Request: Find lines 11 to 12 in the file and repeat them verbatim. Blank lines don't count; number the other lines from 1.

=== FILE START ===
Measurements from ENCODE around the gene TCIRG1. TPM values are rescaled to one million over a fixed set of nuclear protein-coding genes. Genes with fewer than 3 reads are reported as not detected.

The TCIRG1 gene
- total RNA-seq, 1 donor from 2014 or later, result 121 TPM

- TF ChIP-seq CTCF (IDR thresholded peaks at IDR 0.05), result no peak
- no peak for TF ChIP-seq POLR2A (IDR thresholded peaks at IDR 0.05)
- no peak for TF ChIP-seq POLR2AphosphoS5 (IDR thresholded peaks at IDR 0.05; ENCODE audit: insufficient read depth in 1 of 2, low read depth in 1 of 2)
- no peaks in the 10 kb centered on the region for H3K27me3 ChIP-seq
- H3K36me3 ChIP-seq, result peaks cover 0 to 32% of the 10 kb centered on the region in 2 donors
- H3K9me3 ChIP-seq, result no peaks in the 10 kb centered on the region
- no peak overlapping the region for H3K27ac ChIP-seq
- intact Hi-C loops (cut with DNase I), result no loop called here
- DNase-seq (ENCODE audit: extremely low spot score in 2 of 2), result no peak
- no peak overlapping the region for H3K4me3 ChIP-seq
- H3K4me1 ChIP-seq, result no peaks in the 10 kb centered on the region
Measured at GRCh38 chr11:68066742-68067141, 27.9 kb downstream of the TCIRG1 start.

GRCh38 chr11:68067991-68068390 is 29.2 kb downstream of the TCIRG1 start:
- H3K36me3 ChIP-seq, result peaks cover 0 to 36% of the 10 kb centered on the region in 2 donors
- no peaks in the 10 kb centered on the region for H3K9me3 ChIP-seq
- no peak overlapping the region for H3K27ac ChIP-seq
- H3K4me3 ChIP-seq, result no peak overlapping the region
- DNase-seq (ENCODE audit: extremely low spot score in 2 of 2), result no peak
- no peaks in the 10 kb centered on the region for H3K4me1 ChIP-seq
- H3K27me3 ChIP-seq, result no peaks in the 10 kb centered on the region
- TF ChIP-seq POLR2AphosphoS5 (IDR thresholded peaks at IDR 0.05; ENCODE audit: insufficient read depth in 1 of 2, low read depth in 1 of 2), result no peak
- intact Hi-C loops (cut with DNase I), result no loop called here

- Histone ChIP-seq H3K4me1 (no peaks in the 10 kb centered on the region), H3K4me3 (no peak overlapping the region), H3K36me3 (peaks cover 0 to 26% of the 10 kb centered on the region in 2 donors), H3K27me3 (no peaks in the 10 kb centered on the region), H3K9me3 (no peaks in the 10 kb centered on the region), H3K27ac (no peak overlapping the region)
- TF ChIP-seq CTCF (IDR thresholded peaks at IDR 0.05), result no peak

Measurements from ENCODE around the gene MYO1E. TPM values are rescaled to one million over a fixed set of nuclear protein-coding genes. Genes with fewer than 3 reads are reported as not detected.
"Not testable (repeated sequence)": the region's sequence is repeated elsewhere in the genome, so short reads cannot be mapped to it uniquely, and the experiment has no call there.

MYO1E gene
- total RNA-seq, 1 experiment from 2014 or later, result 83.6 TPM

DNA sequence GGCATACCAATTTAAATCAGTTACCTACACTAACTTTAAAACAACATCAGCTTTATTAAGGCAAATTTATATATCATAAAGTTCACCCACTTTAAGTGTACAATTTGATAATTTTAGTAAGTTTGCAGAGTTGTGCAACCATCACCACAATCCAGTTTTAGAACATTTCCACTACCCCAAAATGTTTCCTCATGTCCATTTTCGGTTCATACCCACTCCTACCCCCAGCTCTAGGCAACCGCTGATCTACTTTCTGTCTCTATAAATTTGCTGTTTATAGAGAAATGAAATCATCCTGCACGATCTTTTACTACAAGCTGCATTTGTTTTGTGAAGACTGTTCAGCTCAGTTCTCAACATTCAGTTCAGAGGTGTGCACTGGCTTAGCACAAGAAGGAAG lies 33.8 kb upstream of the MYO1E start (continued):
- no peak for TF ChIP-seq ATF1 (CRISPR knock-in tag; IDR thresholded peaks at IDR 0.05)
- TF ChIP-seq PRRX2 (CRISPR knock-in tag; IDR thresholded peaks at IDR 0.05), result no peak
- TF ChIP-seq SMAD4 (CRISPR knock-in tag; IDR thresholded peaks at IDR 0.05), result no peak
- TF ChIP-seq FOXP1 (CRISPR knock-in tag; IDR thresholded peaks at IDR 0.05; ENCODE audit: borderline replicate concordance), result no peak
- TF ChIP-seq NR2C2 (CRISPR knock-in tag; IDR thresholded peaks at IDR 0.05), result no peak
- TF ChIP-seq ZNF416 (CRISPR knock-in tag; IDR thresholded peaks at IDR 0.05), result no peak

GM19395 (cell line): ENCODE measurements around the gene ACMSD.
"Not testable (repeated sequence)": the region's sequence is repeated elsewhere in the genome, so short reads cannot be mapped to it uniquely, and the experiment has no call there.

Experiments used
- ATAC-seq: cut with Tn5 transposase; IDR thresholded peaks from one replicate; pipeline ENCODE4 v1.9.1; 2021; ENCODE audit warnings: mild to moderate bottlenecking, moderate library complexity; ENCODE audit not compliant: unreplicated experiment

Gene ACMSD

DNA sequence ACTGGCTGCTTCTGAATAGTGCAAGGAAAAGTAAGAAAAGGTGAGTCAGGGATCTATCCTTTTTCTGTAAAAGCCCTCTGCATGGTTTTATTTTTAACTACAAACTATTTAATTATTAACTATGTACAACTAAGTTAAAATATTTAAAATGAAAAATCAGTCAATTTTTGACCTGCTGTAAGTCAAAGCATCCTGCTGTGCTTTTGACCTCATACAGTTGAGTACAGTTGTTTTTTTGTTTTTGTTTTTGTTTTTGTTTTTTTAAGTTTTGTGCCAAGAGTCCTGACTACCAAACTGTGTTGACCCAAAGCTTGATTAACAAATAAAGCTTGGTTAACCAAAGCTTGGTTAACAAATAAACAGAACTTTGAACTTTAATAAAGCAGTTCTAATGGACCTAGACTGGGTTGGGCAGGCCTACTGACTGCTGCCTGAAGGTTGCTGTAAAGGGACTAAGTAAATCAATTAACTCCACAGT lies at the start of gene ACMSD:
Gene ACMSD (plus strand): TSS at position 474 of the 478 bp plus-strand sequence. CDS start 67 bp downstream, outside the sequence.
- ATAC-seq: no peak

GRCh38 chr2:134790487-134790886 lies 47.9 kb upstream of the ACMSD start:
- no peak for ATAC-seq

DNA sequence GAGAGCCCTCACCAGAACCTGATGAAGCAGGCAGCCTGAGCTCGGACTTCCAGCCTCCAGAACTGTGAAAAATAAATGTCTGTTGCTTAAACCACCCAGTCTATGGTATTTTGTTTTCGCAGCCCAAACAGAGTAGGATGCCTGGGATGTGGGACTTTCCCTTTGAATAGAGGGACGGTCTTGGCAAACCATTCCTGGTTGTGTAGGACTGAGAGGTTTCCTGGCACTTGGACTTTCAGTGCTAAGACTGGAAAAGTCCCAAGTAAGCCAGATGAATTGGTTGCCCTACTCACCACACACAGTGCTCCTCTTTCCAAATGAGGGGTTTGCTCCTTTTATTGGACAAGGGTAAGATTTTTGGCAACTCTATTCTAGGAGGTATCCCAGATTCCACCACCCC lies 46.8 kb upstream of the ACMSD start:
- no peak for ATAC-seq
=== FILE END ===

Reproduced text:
- intact Hi-C loops (cut with DNase I), result no loop called here
- DNase-seq (ENCODE audit: extremely low spot score in 2 of 2), result no peak